Editor’s Note: This blog post has tips, advice and links to resources on backcountry exploration, but should not be the sole resource you rely on before heading into the backcountry. You should have education, training and a solid plan before you step foot (or ski) into the backcountry. 

Beyond the immaculately groomed runs and controlled terrain, manicured by the talented team at Whistler Blackcomb, lies another area to explore – Whistler’s backcountry.

If you’re considering heading out of bounds and into the untapped potential of the backcountry, start with the Backcountry 101 blog and then come back here. If you’ve already taken your AST-1 (Avalanche Skills Training) and are ready to pursue the next steps of building a strong and safe backcountry education foundation, this post is for you! 

As a reminder, your AST-1 teaches you how to identify and travel within what the Avalanche Terrain Exposure Scale (ATES) classifies as Simple Terrain. Around Whistler, we have a lot of terrain that spans all three ATES definitions, which are Simple, Challenging and Complex

Simple Terrain: Involves exposure to low-angle or primarily forested terrain. Some forest openings may involve the runout zones of infrequent avalanche paths. Many options are available to reduce or eliminate exposure to avalanche danger. No glacier travel is required. 

Challenging Terrain: Involves exposure to well-defined avalanche paths, starting zones, or terrain traps. In challenging terrain, options exist to reduce or eliminate exposure with careful route-finding. Any required glacier travel is straightforward but crevasse hazards may exist.

Complex Terrain: Involves exposure to multiple overlapping avalanche paths, large expanses of steep, open terrain, multiple avalanche starting zones, and terrain traps below. Minimal options exist to reduce exposure. Complicated glacier travel through extensive crevasse bands or icefalls may be required.

(Definitions by Avalanche Canada)

A skier skis a steep line in the Whistler backcountry.
Playful complex terrain skied flawlessly by Jaret Bull. PHOTO ABBY COOPER

Off Blackcomb Mountain, you can access a plethora of drool-worthy shreddable lines that are classed as Complex Terrain. They’re not physically hard to reach, but the knowledge required to shred them safely isn’t covered in AST-1. If this is the kind of terrain you wish to ski and ride, keep reading as we share key resources that will help you be prepared for the challenges of Whistler’s backcountry.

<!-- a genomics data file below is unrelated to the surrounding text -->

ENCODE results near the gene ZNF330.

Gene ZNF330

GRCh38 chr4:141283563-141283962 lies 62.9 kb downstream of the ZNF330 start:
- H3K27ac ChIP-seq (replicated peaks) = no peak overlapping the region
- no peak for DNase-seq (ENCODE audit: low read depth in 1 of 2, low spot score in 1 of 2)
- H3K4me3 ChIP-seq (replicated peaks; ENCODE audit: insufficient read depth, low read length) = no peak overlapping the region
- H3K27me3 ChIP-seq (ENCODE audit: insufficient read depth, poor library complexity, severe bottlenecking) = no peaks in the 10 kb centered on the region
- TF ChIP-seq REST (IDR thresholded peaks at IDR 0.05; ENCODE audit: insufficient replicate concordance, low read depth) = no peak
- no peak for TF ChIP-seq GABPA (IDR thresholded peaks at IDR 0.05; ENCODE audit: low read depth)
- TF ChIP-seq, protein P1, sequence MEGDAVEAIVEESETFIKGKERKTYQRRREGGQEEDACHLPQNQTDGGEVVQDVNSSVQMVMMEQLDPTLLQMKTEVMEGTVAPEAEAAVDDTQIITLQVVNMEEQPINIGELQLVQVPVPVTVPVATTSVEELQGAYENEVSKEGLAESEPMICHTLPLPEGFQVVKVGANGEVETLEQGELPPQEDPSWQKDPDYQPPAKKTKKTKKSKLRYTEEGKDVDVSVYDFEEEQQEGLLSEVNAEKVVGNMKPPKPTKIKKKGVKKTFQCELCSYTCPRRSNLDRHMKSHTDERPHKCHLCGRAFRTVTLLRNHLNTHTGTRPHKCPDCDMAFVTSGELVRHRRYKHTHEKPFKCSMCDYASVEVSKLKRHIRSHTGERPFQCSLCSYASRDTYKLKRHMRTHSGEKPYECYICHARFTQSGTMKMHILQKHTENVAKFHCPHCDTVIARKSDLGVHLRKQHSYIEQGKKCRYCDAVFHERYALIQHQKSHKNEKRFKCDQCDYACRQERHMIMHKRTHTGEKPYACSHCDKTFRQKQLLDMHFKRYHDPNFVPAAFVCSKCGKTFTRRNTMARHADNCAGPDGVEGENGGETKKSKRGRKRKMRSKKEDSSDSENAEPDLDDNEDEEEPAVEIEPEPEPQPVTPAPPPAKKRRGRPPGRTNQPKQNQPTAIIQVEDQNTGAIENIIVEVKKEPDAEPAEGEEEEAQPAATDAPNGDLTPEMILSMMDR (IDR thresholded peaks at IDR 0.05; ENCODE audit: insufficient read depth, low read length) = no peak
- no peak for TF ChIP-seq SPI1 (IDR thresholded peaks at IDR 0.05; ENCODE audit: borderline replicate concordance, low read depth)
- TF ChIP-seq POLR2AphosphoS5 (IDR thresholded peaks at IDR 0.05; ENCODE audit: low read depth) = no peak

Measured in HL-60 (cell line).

Backcountry Gear For Progression

We covered gear basics in Backcountry 101 and while your avalanche safety gear should remain the same, it deserves some TLC after its first season or even after a few days of use. 

  • Ensure your satellite communication device has an active plan and test the device before your next trip. 
  • Transceiver batteries should be removed in the summer and new ones put into your device at the start of winter. Check to see if any corrosion has happened where the batteries have been sitting on the contact points. 
  • Transceivers get software updates from time to time. Check your transceiver’s manufactures website for information at least once a season. 
  • Do a detailed check of your probe line wire to make sure that it isn’t rusty or frayed. 
  • If you noticed your shovel was jamming up or freezing in the shaft area last season, a bit of graphite lube may help. It can be messy, so wipe up any excess to avoid staining your clothing or backpack.
  • Take inventory of your first aid and repair kit. Add anything that you used – do this after each trip.
A skier packs a rope into a bag as part of their essential gear for going into Whistler's backcountry.
A Petzel RAD kit is an efficient tool for glacier travel. The gear takes some specific training, but once you’re familiar with it, it’s a lightweight safety solution. PHOTO ABBY COOPER

Now that you’re looking to push for longer days in the backcountry or into more challenging terrain the consequences can also increase. To manage that risk, additional gear should be added to your pack. Keep in mind gear beyond the essentials will vary on your objective and exposure. Here are a few things to get you thinking about what that may entail as you pursue more education.